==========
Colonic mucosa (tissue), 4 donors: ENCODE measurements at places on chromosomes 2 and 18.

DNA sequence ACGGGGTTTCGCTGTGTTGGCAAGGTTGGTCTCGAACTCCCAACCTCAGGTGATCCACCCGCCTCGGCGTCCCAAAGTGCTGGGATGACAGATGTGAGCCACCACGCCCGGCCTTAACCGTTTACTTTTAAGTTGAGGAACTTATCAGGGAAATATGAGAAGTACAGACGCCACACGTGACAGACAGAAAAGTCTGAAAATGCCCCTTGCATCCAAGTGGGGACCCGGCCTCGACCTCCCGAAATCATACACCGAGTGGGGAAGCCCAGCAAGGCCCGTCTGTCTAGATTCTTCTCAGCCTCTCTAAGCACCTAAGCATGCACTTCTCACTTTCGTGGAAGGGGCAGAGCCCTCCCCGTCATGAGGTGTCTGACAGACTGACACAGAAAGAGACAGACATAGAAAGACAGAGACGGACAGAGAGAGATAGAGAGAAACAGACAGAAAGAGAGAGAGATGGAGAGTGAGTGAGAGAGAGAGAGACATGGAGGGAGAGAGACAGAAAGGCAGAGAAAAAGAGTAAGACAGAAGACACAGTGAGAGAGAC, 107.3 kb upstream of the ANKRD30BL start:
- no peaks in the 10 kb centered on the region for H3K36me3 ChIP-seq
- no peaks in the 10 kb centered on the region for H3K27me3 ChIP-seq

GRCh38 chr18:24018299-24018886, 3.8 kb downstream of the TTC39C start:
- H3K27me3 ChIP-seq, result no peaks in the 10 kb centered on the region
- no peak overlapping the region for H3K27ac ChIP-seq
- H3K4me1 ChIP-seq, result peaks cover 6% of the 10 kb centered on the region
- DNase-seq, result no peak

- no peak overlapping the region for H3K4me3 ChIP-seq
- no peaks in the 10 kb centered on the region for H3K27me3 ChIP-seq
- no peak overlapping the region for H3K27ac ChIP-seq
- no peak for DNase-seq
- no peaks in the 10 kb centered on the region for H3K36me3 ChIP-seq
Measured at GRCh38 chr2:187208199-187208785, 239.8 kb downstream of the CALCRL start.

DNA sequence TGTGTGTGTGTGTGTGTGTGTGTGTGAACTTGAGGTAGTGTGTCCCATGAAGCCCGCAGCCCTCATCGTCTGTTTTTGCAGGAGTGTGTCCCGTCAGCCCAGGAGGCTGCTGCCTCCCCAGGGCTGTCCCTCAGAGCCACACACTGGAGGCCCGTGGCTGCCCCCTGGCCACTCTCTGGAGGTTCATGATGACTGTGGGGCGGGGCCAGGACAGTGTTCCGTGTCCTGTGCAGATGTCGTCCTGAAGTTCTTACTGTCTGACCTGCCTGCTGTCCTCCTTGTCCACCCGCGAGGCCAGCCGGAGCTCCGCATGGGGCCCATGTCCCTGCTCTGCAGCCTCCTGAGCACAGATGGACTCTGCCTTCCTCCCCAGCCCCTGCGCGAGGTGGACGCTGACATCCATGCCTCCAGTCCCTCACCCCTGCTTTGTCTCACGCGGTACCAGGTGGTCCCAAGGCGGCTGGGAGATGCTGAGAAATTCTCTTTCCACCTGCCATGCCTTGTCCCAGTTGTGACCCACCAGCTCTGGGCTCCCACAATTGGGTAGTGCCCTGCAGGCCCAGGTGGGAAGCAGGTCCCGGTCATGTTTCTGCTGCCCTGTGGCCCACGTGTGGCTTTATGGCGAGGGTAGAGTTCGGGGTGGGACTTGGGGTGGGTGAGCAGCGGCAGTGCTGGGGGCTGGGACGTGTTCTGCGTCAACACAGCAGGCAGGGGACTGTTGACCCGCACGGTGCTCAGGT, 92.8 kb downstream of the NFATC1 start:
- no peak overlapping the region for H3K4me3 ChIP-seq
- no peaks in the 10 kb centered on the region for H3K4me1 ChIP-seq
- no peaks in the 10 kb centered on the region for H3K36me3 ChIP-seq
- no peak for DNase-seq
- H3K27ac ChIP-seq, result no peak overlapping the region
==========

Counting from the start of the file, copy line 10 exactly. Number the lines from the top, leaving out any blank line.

- no peak overlapping the region for H3K4me3 ChIP-seq